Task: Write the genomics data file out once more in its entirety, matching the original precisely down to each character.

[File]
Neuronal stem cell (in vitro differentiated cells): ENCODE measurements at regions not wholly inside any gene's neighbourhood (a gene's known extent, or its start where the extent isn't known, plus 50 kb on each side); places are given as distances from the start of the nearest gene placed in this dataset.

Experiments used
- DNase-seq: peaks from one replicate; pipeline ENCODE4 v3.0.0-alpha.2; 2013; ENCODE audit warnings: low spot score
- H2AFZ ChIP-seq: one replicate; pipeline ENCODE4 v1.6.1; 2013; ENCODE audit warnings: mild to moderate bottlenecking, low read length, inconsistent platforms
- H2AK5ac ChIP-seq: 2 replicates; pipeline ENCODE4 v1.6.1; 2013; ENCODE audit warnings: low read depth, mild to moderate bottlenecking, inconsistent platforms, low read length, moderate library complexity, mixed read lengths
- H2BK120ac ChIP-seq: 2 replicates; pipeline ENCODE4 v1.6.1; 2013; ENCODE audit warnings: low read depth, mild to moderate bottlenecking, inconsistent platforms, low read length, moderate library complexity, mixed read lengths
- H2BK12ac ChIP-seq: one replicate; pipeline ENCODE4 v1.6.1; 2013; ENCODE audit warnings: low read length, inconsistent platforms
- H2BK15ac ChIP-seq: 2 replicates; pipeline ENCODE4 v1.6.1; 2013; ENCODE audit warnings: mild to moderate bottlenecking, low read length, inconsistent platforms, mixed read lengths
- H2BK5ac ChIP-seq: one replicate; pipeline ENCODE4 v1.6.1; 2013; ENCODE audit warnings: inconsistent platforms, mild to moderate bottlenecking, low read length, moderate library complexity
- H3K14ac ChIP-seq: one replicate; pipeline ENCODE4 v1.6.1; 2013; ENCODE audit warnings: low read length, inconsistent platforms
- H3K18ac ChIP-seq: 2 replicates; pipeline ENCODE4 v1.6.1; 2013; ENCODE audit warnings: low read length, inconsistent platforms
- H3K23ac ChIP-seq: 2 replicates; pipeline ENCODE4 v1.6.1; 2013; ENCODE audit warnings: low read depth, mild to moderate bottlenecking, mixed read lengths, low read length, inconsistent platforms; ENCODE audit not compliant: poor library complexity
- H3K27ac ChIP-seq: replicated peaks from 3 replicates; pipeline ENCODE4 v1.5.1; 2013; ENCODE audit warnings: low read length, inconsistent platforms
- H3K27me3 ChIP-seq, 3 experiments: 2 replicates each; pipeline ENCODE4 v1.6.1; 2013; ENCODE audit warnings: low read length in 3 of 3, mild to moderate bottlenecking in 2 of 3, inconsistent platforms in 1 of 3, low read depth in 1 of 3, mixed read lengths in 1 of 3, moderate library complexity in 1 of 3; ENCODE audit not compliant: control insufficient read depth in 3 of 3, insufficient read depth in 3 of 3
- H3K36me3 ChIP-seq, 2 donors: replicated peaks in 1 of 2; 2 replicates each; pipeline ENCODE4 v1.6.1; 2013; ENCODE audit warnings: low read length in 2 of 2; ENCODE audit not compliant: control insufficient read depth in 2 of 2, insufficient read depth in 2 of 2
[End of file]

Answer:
Neuronal stem cell (in vitro differentiated cells): ENCODE measurements at regions not wholly inside any gene's neighbourhood (a gene's known extent, or its start where the extent isn't known, plus 50 kb on each side); places are given as distances from the start of the nearest gene placed in this dataset.

Experiments used
- DNase-seq: peaks from one replicate; pipeline ENCODE4 v3.0.0-alpha.2; 2013; ENCODE audit warnings: low spot score
- H2AFZ ChIP-seq: one replicate; pipeline ENCODE4 v1.6.1; 2013; ENCODE audit warnings: mild to moderate bottlenecking, low read length, inconsistent platforms
- H2AK5ac ChIP-seq: 2 replicates; pipeline ENCODE4 v1.6.1; 2013; ENCODE audit warnings: low read depth, mild to moderate bottlenecking, inconsistent platforms, low read length, moderate library complexity, mixed read lengths
- H2BK120ac ChIP-seq: 2 replicates; pipeline ENCODE4 v1.6.1; 2013; ENCODE audit warnings: low read depth, mild to moderate bottlenecking, inconsistent platforms, low read length, moderate library complexity, mixed read lengths
- H2BK12ac ChIP-seq: one replicate; pipeline ENCODE4 v1.6.1; 2013; ENCODE audit warnings: low read length, inconsistent platforms
- H2BK15ac ChIP-seq: 2 replicates; pipeline ENCODE4 v1.6.1; 2013; ENCODE audit warnings: mild to moderate bottlenecking, low read length, inconsistent platforms, mixed read lengths
- H2BK5ac ChIP-seq: one replicate; pipeline ENCODE4 v1.6.1; 2013; ENCODE audit warnings: inconsistent platforms, mild to moderate bottlenecking, low read length, moderate library complexity
- H3K14ac ChIP-seq: one replicate; pipeline ENCODE4 v1.6.1; 2013; ENCODE audit warnings: low read length, inconsistent platforms
- H3K18ac ChIP-seq: 2 replicates; pipeline ENCODE4 v1.6.1; 2013; ENCODE audit warnings: low read length, inconsistent platforms
- H3K23ac ChIP-seq: 2 replicates; pipeline ENCODE4 v1.6.1; 2013; ENCODE audit warnings: low read depth, mild to moderate bottlenecking, mixed read lengths, low read length, inconsistent platforms; ENCODE audit not compliant: poor library complexity
- H3K27ac ChIP-seq: replicated peaks from 3 replicates; pipeline ENCODE4 v1.5.1; 2013; ENCODE audit warnings: low read length, inconsistent platforms
- H3K27me3 ChIP-seq, 3 experiments: 2 replicates each; pipeline ENCODE4 v1.6.1; 2013; ENCODE audit warnings: low read length in 3 of 3, mild to moderate bottlenecking in 2 of 3, inconsistent platforms in 1 of 3, low read depth in 1 of 3, mixed read lengths in 1 of 3, moderate library complexity in 1 of 3; ENCODE audit not compliant: control insufficient read depth in 3 of 3, insufficient read depth in 3 of 3
- H3K36me3 ChIP-seq, 2 donors: replicated peaks in 1 of 2; 2 replicates each; pipeline ENCODE4 v1.6.1; 2013; ENCODE audit warnings: low read length in 2 of 2; ENCODE audit not compliant: control insufficient read depth in 2 of 2, insufficient read depth in 2 of 2